Festival of fire reignites pagan passions
It’s been more than 1,500 years since fires were lit on hilltops to welcome the summer. MICHAEL HARDINGclimbed Uisneach in Westmeath to witness the tradition return
ON THE WAY up the hill there was a young man ahead of me, wearing sandals and a cloak. He had a fake hatchet and sword strapped to his back. His companion looked like an apache squaw in a blanket. Three boys from Ratharney drank from cans of Druids’ cider, and a helicopter circled the hill.
Four horses passed us, their riders cloaked in maroon blankets, their faces painted black. At the top of the hill of Uisneach in County Westmeath there is a vast saucer-shaped meadow, of more than 40 acres, which was dotted with wicker huts, wigwams, and sculptures of horses and other creatures, made from willow rods. There were stalls selling cider, and roasted pig, potato cakes and rashers. There was a vegetarian soup, a bouncy castle, and hundreds of people eating sausages, and listening to Sharon Shannon.
A motorized glider with blue wings crossed the sky. There was a tent for tattoos and a crannóg on stilts in a pond, and children were running everywhere.
Everyone was unwinding. Phoning each other. Eating bacon. Looking for music sessions. There were ribbons on a hawthorn bush in the middle of a clump of stones.
At 9.30pm the crowd gathered on the highest point of the hill, around a pile of wood that reached 30 feet into the sky and the main act of the drama began.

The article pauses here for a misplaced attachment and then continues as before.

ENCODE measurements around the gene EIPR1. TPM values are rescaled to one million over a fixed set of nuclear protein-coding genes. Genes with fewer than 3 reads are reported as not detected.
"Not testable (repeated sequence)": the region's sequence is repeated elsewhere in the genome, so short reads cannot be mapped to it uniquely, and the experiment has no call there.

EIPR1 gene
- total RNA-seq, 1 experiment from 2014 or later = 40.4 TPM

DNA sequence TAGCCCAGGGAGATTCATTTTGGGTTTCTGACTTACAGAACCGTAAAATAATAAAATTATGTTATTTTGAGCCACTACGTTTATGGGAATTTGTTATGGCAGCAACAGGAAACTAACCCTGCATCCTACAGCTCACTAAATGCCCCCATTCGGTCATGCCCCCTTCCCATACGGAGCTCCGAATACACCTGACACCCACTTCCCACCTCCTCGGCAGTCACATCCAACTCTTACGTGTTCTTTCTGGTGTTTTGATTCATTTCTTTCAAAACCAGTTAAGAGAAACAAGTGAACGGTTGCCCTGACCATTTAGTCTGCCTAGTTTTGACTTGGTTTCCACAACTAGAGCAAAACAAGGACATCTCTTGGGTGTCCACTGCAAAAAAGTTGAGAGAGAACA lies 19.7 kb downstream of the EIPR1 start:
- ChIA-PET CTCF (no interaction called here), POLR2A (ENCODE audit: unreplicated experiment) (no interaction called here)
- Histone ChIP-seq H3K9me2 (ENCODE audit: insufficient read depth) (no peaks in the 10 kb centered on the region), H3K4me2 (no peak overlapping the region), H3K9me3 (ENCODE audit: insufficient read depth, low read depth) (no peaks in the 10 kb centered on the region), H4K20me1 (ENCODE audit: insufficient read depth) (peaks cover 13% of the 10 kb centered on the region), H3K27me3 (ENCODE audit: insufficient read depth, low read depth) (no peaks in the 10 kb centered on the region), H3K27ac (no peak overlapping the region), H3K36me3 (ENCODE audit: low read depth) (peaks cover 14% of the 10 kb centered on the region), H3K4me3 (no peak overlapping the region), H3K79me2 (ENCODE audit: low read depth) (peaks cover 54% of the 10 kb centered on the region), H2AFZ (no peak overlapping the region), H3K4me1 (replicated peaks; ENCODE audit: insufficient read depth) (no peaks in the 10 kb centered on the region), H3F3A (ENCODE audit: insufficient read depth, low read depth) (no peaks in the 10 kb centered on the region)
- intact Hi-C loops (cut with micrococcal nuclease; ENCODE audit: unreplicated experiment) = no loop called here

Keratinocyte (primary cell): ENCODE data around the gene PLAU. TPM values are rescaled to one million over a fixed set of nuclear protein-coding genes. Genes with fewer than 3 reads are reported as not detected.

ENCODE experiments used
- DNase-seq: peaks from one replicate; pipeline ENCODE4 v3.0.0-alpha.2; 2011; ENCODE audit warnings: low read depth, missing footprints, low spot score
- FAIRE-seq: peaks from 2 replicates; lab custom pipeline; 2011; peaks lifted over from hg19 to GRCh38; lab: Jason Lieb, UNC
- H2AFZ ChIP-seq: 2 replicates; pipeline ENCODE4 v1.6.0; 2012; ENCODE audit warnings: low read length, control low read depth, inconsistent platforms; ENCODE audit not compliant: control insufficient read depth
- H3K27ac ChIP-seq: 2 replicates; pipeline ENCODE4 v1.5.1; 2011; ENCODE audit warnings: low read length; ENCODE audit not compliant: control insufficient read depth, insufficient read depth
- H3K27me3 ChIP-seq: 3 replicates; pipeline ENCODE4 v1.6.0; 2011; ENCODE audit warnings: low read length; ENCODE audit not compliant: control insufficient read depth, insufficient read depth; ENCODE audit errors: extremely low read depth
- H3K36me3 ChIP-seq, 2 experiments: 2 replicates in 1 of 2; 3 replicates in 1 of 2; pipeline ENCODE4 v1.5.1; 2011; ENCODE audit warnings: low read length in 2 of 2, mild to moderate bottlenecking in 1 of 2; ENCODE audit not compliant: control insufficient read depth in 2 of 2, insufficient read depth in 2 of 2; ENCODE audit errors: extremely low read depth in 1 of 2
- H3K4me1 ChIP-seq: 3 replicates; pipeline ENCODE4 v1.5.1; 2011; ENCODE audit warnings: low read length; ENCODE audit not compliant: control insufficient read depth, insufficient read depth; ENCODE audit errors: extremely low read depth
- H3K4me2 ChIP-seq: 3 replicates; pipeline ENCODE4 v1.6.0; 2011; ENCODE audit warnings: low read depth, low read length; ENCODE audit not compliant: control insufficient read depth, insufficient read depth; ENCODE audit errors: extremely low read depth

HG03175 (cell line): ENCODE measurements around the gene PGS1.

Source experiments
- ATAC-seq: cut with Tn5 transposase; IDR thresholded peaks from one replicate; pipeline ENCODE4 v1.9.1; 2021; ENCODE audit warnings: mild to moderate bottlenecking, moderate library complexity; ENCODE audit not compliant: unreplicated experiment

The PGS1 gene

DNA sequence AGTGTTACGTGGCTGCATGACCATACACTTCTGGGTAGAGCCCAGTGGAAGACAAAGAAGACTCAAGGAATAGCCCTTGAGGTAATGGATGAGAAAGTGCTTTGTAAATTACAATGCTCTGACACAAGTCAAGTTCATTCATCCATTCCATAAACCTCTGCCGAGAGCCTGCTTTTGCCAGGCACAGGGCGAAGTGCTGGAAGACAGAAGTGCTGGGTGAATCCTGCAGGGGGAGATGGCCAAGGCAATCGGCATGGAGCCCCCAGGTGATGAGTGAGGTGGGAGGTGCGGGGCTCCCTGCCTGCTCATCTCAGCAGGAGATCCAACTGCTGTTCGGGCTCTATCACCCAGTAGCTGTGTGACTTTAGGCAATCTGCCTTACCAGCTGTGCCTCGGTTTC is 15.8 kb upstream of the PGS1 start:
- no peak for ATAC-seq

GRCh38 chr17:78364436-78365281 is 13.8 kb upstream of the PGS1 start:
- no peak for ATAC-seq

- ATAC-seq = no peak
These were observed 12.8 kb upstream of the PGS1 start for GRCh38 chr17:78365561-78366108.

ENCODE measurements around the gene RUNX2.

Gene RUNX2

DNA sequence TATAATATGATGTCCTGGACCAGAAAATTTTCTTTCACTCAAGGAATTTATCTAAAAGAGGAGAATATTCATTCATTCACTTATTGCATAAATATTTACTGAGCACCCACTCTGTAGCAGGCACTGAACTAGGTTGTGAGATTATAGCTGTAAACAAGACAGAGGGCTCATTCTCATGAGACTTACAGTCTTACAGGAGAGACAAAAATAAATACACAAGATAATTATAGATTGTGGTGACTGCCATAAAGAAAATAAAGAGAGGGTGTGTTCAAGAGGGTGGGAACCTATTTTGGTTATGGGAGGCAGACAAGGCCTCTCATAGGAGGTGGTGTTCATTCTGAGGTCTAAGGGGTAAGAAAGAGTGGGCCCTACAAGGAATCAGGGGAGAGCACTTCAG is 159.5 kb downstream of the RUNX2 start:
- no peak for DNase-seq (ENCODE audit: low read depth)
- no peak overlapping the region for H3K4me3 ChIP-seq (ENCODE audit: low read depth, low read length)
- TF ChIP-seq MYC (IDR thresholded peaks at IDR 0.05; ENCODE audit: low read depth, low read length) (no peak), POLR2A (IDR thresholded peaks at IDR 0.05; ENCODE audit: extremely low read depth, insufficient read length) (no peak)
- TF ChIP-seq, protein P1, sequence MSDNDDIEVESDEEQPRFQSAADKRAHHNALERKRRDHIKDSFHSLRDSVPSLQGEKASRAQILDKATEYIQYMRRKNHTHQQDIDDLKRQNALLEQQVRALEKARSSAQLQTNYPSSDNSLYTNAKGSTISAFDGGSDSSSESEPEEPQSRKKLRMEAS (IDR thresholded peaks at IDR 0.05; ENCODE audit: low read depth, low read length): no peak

The red sun was just setting, as a procession of fire dancers with flaming torches, lanterns and masks, came up the slope; fire- throwers and drummers leading the way.
This was nothing like the street parades at arts festivals, where children dress as exotic fish, or dragons from China. This was indigenous, and pagan.
The darkness deepened. The fire dancers approached the top of the hill.
In Greek terms, a conflict between darkness and light was being played out before our eyes.
An invisible antagonist haunted the sky, with the threat of rain, and then enveloped the Earth in darkness. The protagonist was the flame; a source of hope.
And the ordinary folk on the hill were a witnessing chorus. It was as if everyone wanted to remember something other than the dull orthodoxy of Christian history. As if they were reaching back, beyond Corpus Christi days, or Lady days, patterns or pilgrimages, or Bilberry Sundays, to recover a more ancient memory from the collective unconscious; some wild night 1,500 years ago when fires were lit on Uisneach to herald in the summer season, and to invoke good fortune, good crops and a good harvest.
When the stack of wood ignited, the crowd cheered, and the young people found places to sit down; enchanted, in love, or just dazed by the magic of the leaping flames.
Summer had been inaugurated. People sat around the fire as if some fragment of eternity had broken through the night, for everyone.
Teenagers wrapped in blankets, gazed at each other, full of desire, as if they had stepped, not just into summer, but through a portal to some magical “now”, where they were about to enjoy the time of their lives.
Being old, I left them there and walked back down the path, where sculpted angels stood in line with outstretched wings. I passed a boy and girl hugging each other at an upturned barrel of flames, their faces lit like something from Carravaggio’s dreams.
Even as I got into the jeep at the foot of the hill I could hear the screech of the uileann pipes above, tearing the darkness asunder, and far above me, a paper lantern holding a tiny flickering flame, floated in the night sky.